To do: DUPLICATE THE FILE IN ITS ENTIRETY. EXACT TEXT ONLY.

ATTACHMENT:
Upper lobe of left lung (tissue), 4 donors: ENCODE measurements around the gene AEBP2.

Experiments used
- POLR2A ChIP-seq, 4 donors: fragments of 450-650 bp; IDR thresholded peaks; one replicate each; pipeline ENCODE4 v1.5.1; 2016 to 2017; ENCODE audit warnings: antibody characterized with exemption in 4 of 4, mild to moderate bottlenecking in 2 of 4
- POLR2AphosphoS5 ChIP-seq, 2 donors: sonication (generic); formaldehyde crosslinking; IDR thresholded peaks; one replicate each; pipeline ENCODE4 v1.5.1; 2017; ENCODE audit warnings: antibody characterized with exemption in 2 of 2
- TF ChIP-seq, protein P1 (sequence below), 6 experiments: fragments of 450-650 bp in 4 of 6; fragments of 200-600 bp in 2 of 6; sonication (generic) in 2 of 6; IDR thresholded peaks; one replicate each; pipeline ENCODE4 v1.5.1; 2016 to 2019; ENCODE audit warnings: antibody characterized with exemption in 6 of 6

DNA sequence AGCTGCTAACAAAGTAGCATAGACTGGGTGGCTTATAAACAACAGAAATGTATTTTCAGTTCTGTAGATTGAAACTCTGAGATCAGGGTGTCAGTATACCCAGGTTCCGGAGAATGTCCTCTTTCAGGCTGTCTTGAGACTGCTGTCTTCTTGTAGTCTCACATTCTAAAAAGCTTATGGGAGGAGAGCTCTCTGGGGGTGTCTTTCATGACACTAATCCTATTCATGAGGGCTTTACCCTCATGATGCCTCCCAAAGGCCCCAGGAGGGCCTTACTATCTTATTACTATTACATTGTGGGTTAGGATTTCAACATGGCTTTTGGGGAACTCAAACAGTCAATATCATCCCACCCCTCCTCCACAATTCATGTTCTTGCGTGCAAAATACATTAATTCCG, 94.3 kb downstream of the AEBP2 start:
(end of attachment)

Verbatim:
Upper lobe of left lung (tissue), 4 donors: ENCODE measurements around the gene AEBP2.

Experiments used
- POLR2A ChIP-seq, 4 donors: fragments of 450-650 bp; IDR thresholded peaks; one replicate each; pipeline ENCODE4 v1.5.1; 2016 to 2017; ENCODE audit warnings: antibody characterized with exemption in 4 of 4, mild to moderate bottlenecking in 2 of 4
- POLR2AphosphoS5 ChIP-seq, 2 donors: sonication (generic); formaldehyde crosslinking; IDR thresholded peaks; one replicate each; pipeline ENCODE4 v1.5.1; 2017; ENCODE audit warnings: antibody characterized with exemption in 2 of 2
- TF ChIP-seq, protein P1 (sequence below), 6 experiments: fragments of 450-650 bp in 4 of 6; fragments of 200-600 bp in 2 of 6; sonication (generic) in 2 of 6; IDR thresholded peaks; one replicate each; pipeline ENCODE4 v1.5.1; 2016 to 2019; ENCODE audit warnings: antibody characterized with exemption in 6 of 6

DNA sequence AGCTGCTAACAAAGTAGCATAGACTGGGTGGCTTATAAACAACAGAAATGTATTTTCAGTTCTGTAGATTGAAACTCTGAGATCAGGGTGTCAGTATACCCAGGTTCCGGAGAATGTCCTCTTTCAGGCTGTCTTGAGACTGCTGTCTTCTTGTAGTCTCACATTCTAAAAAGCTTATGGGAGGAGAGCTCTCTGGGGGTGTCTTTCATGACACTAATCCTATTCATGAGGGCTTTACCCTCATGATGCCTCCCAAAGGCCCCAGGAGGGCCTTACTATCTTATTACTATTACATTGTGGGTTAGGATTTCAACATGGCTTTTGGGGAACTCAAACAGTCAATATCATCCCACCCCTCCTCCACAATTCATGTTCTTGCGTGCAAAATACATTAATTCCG, 94.3 kb downstream of the AEBP2 start: